For some initial listening, I'm sitting here with the HiFace plugged into a MacBook Air via a short USB extension lead – for some reason I get really nervous about having devices like this plugged straight into the computer, just in case of physical accident – and a run of Audioquest cable from its line out to the line-ins on my Naim SuperNait amplifier, which is driving my usual PMC OB1 speakers.
More after the break
You'll need to load drivers for the DAC on Windows computers, but on Mac and Linux there's no need to install anything: all you have to do is select the M2Tech as the output device. In fact it can even be used with iOS and Android devices via a USB adapter.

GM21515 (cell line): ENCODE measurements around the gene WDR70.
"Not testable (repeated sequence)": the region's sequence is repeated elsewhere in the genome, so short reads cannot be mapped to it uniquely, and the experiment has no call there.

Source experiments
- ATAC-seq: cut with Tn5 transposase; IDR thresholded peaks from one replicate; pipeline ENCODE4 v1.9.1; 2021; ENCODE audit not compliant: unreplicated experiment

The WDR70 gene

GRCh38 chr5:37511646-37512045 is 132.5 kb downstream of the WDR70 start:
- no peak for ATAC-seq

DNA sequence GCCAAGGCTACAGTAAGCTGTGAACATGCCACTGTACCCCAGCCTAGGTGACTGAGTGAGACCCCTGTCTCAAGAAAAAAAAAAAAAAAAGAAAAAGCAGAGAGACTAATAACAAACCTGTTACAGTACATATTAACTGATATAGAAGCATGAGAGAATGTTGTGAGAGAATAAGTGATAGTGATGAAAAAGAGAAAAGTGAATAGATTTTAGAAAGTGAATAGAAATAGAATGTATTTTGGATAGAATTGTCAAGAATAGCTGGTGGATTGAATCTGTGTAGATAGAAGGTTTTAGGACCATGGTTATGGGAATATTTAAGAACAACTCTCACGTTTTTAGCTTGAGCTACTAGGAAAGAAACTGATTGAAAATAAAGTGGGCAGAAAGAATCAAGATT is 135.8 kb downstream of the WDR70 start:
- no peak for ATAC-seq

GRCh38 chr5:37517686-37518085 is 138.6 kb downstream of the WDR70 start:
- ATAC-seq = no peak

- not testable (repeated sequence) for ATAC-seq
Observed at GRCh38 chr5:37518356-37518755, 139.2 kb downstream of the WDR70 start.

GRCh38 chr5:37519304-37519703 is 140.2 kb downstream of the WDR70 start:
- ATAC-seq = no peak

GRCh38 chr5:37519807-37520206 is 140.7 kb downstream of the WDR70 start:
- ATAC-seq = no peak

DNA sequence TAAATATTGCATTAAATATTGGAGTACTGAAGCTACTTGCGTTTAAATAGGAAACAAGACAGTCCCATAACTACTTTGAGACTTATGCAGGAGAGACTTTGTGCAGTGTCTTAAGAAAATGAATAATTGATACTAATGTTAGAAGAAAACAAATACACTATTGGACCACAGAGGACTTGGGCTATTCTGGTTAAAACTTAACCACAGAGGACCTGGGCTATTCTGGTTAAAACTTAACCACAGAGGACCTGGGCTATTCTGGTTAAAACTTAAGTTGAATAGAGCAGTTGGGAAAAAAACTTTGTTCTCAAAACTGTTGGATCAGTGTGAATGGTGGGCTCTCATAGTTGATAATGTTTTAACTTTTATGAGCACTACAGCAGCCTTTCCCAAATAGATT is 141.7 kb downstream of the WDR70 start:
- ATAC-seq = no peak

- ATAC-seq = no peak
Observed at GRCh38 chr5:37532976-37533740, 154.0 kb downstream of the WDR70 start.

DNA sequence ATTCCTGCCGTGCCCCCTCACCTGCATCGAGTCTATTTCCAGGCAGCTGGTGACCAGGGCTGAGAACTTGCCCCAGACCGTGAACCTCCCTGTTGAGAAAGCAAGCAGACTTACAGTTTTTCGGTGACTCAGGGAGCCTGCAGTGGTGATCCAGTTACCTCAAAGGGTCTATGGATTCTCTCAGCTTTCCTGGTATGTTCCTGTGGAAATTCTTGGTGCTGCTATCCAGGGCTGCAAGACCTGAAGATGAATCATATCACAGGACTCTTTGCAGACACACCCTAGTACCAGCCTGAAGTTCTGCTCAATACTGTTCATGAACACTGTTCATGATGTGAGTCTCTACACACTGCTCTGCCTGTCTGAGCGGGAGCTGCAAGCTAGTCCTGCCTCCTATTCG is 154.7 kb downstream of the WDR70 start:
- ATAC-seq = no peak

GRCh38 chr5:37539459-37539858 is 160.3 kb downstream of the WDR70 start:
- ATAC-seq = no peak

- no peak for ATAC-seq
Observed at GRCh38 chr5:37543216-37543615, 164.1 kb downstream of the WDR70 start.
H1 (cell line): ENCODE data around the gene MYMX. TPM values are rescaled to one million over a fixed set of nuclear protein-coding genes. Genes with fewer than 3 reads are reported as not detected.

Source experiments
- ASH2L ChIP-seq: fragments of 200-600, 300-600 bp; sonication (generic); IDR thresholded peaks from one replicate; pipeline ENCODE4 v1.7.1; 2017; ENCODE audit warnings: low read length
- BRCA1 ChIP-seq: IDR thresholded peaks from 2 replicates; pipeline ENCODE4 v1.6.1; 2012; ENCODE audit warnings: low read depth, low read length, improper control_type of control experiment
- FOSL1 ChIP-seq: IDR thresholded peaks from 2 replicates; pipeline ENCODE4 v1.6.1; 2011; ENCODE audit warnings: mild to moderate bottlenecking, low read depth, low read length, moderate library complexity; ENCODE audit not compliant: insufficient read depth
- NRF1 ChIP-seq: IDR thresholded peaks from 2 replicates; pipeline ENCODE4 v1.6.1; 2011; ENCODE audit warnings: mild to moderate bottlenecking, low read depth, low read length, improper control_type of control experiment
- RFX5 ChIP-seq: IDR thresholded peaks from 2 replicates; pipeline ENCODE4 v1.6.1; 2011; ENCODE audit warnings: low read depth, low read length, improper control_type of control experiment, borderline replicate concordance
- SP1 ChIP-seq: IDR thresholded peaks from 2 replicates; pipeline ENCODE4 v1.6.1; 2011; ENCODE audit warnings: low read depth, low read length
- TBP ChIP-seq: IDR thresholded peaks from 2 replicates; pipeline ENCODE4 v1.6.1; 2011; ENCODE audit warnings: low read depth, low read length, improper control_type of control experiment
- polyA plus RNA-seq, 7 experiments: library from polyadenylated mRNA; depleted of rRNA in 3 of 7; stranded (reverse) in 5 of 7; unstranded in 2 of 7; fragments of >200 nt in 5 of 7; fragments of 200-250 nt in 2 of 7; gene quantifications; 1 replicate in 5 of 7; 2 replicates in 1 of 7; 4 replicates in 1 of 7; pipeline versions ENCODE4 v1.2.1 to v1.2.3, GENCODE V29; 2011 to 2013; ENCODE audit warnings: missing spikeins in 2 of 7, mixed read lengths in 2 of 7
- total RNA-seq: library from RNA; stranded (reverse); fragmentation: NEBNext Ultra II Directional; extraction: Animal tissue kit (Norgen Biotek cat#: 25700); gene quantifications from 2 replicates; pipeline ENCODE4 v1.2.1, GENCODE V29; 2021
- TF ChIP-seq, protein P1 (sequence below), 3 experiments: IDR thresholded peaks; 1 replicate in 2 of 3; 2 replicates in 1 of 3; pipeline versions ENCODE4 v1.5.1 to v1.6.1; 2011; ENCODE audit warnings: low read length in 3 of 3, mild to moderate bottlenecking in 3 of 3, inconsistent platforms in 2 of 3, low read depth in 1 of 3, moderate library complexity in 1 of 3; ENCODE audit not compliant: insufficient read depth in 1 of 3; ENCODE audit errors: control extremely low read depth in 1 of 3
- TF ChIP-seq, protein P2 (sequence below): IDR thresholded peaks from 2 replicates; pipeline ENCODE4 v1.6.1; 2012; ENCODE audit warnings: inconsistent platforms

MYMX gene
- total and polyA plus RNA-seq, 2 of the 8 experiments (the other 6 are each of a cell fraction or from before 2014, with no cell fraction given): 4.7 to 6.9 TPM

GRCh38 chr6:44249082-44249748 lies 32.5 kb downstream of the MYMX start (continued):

I'm listening at home as I am also building and filling a new QNAP TS-221 NAS device – soon to be hands-onned here – and the music is coming from my existing TS-412, being added to an Amarra playlist on the MacBook Air and then being played out to the system.
A word or two about playing this stuff: your standard iTunes just isn't going to be up the job. Living in Mac-world as I am at the moment, thanks to MacBooks being Haymarket standard issue (though the Air is my own), I've been using both Audirvarna (above) and Amarra software players to handle the music, almost of all of which is stored on my NAS in WAV or FLAC, and usually streamed out via the Naim NDS/555PS.
Both software packages are available in free trial versions, with Audirvarna handling content up to 24-bit/192kHz, and Amarra (above) going all the way to 24-bit/384kHz, and both interface simply with the HiFace DAC.